Make no mistake, Missouri was no ambush. “Right after I ran 82 yards on that first play, Coach Osborne gathered the offense on the sideline,” Berns recalled. “He didn’t want that run to lull us into thinking it was going to be easy. He didn’t want us living on what had just happened. He wanted us to be prepared for a grind-it-out war, and, as almost always, he was he right.”

Huskers Entered the Game Somewhat Beat Up and Emotionally Spent

Osborne said it wasn’t like Nebraska overlooked Missouri. “We knew they had a great team and we’d have to play well to win,” he recalled. “We had played very hard the week before against Oklahoma. It was one of the most physical games I’d ever seen. Oklahoma fumbled nine times (and lost six), mostly when we knocked the ball loose. So our players were somewhat beat up and somewhat emotionally spent. Our defense wasn’t the same as it had been the week before, and both teams ran up and down the field on each other. We gave it all we had. We had teams that might have been faster and bigger than our ’78 team, but these guys really laid it on the line every week.”

Berns knows the Huskers have had more prestigious teams and players. “But our ’78 team got us over the hump against Oklahoma,” he said. “We didn’t end up playing for the national championship like we wanted, but we never gave up. We may not get mentioned a lot, but we have a definite place in Nebraska lore and Husker history.”

The ’78 Husker-Tiger tug-of-war was eerily reminiscent of Nebraska’s 35-31 win over Oklahoma in 1971 – a game in which both teams were great, but this time, Nebraska lost.

The Game of the Century made a Nebraska football fan out Berns. “I was a freshman in high school in Wichita Falls, Texas, and I loved watching Johnny Rodgers and Jeff Kinney tear up the Sooners,” he recalled. “In my mind that day, Nebraska became the leader for where I wanted to play college football.”

There was one little problem. “I grew up a Horns’ fan,” Berns said, “so Texas was the leader in my heart.”

Like every Southwest Conference School, Texas offered Berns a scholarship, but, fortunately, he had an inquiring mind for a high school recruit. Darrell Royal, who has won more football games than any coach in Texas history, walked with Berns from Jackson Hall, the athletic dormitory, to visit UT’s Memorial Stadium.

“Coach, will I ever get a chance to play for you?” Berns asked.

“Well son, I’m going to retire, if not this year, then probably next year,” Royal answered.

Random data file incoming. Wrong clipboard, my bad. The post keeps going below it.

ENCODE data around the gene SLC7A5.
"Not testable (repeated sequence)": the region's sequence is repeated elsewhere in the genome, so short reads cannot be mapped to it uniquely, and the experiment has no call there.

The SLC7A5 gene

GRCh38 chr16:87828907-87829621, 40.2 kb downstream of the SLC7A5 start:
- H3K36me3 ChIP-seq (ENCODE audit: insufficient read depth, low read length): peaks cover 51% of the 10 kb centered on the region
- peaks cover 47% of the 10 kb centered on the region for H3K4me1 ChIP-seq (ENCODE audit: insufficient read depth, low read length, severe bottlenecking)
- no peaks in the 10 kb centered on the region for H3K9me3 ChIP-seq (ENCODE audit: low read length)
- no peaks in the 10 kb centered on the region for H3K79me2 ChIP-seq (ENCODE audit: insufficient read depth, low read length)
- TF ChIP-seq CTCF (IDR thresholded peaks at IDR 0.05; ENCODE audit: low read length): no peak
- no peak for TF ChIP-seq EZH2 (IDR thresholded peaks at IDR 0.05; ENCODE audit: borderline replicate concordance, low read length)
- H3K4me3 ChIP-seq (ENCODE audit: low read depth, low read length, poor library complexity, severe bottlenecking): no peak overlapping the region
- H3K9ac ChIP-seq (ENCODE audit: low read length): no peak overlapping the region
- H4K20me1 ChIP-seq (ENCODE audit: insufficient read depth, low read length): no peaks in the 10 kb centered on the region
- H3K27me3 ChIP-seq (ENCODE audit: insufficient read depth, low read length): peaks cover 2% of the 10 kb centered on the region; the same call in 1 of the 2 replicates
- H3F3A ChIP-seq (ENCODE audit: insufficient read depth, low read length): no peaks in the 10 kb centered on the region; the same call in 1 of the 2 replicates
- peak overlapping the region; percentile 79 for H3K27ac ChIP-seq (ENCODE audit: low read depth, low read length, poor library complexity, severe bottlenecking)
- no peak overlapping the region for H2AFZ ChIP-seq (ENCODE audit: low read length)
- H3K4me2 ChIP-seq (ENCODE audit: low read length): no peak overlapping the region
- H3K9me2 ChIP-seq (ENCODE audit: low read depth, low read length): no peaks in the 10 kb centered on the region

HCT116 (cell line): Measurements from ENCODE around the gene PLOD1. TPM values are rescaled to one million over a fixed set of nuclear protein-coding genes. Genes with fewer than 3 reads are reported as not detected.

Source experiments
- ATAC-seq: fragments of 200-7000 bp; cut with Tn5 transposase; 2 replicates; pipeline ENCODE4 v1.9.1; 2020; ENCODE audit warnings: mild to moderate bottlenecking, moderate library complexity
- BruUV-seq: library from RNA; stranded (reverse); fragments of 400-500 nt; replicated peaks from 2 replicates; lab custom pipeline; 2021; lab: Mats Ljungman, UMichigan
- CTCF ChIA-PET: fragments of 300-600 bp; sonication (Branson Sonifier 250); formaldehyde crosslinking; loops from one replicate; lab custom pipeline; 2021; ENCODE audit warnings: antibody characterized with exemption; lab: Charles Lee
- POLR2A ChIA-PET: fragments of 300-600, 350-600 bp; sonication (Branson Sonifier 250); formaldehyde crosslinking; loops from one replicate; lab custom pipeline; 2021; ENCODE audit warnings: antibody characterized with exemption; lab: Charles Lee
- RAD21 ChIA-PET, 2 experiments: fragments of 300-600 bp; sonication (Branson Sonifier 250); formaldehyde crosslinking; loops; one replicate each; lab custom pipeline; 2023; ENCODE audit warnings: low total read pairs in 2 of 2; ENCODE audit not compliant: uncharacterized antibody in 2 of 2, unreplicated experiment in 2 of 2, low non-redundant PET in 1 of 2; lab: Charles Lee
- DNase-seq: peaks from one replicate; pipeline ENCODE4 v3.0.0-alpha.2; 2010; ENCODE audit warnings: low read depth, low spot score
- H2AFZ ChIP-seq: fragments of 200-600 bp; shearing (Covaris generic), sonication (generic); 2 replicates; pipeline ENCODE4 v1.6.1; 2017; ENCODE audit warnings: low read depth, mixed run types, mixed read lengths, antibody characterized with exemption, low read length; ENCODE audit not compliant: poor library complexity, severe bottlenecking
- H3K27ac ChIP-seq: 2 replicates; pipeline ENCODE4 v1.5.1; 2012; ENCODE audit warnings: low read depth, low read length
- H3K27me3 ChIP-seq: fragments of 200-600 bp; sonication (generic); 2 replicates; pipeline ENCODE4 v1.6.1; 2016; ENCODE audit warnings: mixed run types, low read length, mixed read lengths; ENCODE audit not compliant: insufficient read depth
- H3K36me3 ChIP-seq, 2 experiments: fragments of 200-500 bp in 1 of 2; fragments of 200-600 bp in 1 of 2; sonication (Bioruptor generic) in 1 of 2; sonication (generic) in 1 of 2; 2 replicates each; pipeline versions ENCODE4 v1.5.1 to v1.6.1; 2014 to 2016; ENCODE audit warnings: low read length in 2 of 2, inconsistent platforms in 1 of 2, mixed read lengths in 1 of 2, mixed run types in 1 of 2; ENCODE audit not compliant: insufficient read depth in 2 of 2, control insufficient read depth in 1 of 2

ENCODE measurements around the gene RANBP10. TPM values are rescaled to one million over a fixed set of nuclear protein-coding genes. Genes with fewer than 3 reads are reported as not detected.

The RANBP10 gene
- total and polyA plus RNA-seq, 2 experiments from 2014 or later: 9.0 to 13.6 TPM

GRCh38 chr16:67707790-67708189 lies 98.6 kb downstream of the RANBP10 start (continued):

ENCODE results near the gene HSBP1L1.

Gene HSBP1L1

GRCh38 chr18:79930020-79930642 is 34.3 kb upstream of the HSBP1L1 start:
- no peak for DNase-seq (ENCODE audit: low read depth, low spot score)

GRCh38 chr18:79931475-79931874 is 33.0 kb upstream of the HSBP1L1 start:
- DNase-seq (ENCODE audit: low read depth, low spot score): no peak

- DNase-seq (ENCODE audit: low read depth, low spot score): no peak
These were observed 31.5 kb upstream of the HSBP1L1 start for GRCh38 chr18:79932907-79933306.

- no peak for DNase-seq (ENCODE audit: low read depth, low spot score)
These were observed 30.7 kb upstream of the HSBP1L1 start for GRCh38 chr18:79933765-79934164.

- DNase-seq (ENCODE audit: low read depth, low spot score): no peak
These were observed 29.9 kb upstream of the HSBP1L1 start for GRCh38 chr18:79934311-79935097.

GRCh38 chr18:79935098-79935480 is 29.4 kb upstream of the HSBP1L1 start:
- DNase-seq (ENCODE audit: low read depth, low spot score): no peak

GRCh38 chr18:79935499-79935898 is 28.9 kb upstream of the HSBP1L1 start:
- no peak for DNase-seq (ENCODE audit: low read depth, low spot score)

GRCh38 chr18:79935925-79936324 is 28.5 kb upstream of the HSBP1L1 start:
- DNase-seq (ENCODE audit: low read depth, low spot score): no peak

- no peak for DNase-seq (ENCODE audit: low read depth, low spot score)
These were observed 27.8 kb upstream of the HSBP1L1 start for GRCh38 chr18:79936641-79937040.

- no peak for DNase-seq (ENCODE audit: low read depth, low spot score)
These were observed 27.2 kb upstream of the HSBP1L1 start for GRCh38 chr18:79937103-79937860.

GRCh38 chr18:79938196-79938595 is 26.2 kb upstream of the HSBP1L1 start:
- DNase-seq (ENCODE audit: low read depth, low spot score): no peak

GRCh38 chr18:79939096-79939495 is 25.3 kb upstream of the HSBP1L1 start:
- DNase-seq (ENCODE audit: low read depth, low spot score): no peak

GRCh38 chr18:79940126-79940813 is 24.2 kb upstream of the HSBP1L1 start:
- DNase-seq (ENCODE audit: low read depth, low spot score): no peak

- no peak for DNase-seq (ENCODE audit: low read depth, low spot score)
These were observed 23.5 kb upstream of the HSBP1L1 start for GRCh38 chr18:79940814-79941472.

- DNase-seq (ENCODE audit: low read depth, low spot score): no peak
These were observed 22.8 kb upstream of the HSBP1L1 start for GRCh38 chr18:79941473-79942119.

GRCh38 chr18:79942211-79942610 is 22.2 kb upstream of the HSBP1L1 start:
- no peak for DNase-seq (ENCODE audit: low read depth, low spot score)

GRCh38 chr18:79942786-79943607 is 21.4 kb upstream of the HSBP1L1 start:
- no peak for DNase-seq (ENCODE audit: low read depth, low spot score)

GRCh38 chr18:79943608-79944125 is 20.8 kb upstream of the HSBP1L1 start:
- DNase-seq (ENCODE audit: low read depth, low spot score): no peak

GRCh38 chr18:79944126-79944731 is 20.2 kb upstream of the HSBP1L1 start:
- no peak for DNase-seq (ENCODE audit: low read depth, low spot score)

Halfway to the stadium, Berns stopped in his tracks. “If I can’t play for you, I know I’m not going to come here,” he said. “I don’t want to waste your time. I think I need to head back to Wichita Falls.”

Being his usual gracious self, Royal told Berns that he respected his feelings and wished him well.

“When I turned around and headed back to Wichita Falls, I knew I was going to take Nebraska’s offer,” Berns said.

Interestingly, though, his next recruiting trip was to Boulder, and it went even stranger than the one in Austin. Colorado coaches showed him a highlight reel of Nebraska freshman running back Monte Anthony and told Berns that “No. 49” would be “ingrained” as the Husker starter for the next three years.

Berns knew before he left Boulder that Lincoln was a lock for his signature.

“Rick was a great player here,” Osborne said. “If he had played on a team that was a national champion or even a 2 or 3-time Big Eight champion, he might have gotten more notice. If you look at his statistics and his production, he averaged over six yards a carry. He was 6-4 and had exceptional speed. He’s probably the tallest running back we’ve ever had here. Because he was so tall, he was hard to tackle and because he had such a long stride, people misjudged his speed. He was very coachable, made a great contribution, and we really enjoyed having him here.”

Even though he hasn’t returned in 30 years, Berns still visits Lincoln in his mind.

Berns Can Close His Eyes and Still Smell the AstroTurf

“I love Cornhusker football,” he said. “When I watch games on TV, I can still remember the smell of that old Astroturf, and I can still hear the roar of the people in the stands. My mind still thinks I’m 22 years old.”

Twenty-two years old and on the cover of the Nov. 20, 1978 issue of Sports Illustrated that says “Nebraska Bursts Oklahoma’s Bubble” and “Rick Berns Shreds the Sooners.”

Berns, in fact, rushed for 113 yards against OU’s vaunted defense, and he was named ABC’s Offensive Player of the Game after Nebraska’s 17-14 nationally televised win. Osborne said that Berns’ most important yards came after Jim Pillen recovered a Sims’ fumble at Nebraska’s 3-yard line, and the Huskers had to chew up the final 3 ½ minutes to move the ball to midfield and prevent an OU comeback.

“I still get one or two requests almost every week to sign that SI cover,” Berns said. “I try to remember the OU game more than the Mizzou game because we didn’t win it, and that’s all that really matters.”

Berns paused, then shifted gears.

“There is nothing better for an athlete to experience than Lincoln, Nebraska, on a Saturday afternoon with the weather in the high 50s and not a cloud in the sky,” he said. “I can still feel what it’s like to come out of that tunnel, and I can still visualize all those balloons going up after the first touchdown. I may have had things taken away from me in my lifetime, but you can’t take those game day images away from me.

“It’s been 30 years,” he added. “I need to get my family back to Lincoln as soon as I possibly can.”